In Review: Robyn Hood: Outlaw #4

Robyn is buried under a ton of debris, wondering who tried to kill her.

The covers: Summer is here with all the variant convention covers available. This issue features ten different covers for collectors to find. The A by Marco Mastrazzo has Robyn standing atop a yellow colored chrome item pulling back an arrow to hit the reader right between the eyes. Robyn looks intense, her pose is cool, the streaking white increases the action, and the background looks great. If I could only figure out what she’s standing on. The next cover, the B by Edgar Salazar and Ivan Nunes, is an action piece of Robyn battling Golem, the young teen who can turn into an oversized rock monster. Robyn is in the bottom center, loosing an arrow at her foe, but it shatters upon impact. Golem dwarfs the title character, as he pulls his right fist back to deliver a powerful punch. Debris is flying everywhere, with Golem’s right foot fall smashing the ground beneath it. I love the size of the characters and the colors are aces, with Robyn colored more intensely than Golem to draw the reader’s eye. The “Good Girl” cover is the C created by Michael DiPascale and Sanju Nivangune. Robyn is shown from the knees up, her hands behind her head holding three arrows in each fist. She’s gorgeous. There’s a bright red target behind her and the lower half of the image is filled with a gray silhouette of the New York skyline and the Statue of Liberty. This is fantastic. Definitely poster, print, and tee shirt worthy. Anthony Spay and Vinicius Andrade have created a horrific bit of foreshadowing on their D cover. Robyn leans to the left of this frontpiece holding her left hand with her left. She looks in horror as her left hand has turned golden with the supernatural effect making its way up her arm. She looks great and the background looks exactly like one that appears in this issue — that’s rare to see in a cover, so my hat’s off to Spay. The colors are great, with her arm’s transformation creating a glow that extends onto its victim’s face. Rally cool. There are five other covers to find, but I couldn’t find images of them online. They include the Denver Comic Con Cosplay Edition (limited to 350 copies) by Keith Garvey, the San Diego Comic Con ZenBOX Exclusive (limited to 150) is by Mike Krome and Ula Mos, and the San Diego Comic Con Cosplay Edition (350/350), San Diego Comic Con Cosplay Wraparound Exclusive (100), and San Diego Comic Con Cosplay Exclusive (100) all by Paul Green and Mos. Good luck, collectors! Overall grade: A A, B A+, C A+, and D A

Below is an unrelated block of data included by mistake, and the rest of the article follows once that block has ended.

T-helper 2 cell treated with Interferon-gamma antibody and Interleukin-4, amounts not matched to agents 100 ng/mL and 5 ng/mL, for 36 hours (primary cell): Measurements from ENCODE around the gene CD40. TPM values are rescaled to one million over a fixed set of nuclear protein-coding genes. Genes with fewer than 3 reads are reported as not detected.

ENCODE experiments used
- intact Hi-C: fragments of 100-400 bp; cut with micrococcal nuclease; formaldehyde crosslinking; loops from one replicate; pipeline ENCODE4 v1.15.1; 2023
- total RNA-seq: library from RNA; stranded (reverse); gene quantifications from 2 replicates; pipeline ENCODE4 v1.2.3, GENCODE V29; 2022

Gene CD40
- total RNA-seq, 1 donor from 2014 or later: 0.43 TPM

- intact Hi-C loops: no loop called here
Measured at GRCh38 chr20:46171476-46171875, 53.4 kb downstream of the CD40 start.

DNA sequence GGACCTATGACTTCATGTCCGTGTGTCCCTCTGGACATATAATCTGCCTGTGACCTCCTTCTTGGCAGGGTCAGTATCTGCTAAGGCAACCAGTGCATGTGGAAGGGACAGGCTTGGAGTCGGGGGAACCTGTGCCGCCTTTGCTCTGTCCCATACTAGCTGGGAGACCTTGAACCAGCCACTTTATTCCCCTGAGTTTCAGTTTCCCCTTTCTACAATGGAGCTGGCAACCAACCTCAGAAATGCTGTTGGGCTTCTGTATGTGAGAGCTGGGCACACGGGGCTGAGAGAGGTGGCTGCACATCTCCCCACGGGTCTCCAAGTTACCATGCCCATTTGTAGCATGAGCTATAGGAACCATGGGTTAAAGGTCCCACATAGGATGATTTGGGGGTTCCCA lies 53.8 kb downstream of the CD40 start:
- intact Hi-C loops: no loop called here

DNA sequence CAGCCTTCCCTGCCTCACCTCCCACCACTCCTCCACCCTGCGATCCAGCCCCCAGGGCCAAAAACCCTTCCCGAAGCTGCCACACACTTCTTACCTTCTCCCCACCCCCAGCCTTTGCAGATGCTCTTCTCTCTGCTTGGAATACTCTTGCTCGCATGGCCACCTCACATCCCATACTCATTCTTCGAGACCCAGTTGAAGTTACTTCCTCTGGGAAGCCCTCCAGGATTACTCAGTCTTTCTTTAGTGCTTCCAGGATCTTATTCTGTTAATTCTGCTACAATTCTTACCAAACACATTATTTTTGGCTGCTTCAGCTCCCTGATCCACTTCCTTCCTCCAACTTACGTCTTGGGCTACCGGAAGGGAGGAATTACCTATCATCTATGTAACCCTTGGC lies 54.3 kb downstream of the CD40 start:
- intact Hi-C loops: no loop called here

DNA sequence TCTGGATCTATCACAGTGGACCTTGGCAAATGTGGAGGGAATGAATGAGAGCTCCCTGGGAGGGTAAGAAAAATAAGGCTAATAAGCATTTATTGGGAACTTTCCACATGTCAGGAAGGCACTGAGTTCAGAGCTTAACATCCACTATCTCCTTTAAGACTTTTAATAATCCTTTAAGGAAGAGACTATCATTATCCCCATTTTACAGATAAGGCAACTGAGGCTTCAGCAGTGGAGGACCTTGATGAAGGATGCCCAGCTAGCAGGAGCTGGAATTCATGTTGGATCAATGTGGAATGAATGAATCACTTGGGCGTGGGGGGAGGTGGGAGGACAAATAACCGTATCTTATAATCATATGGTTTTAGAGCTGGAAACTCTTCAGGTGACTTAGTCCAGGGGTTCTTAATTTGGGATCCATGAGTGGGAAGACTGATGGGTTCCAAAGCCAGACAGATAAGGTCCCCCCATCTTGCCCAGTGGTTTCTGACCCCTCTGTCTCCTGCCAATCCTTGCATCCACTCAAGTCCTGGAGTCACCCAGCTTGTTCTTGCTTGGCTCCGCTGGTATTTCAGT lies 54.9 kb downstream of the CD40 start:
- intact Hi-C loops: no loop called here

The story: “How does this keep happening to me in this place?” Robyn says to herself. “Though, the place is called the Underground, so…I shouldn’t be terribly surprised. And yet…I am.” She is sitting under a pile of debris in a space just large enough for her to ignite an arrow head to use as a torch. The story flashes back to the past to show Robyn in Gynt’s quarters with an arrow nocked to take down Golem who’s transformed out of anger for having to work with the archer. Watts steps between the pair, thanking Robyn for rescuing her (last issue), but Golem is part of the team she’s on, “…If you tried to kill him…that would be a mistake. I’d feel bad about it, but I would fry you where you stand.” Having seen enough, Gynt intercedes, stopping all the action. This leads to a conversation between him and Robyn in private with scenes in the present cutting in to show the hero’s progress in trying to escape being buried alive. Robyn is given yet another task by Gynt to prove herself and this introduces the rest of Watt and Golem’s team. It’s a very smart way by Dave Franchini and Howard Mackie, with Mr. Mackie writing the issue, to have these characters enter. I’m particularly interested in the abilities of the character that appears on Page 17. The book ends with Robyn trying to learn which of these characters tried to kill her. The clues are there. Are you smarter than Robyn? I’ll have to find out next month who tried to put her down. This was a solid read, with new characters introduced and a neat mystery begun. Overall grade: A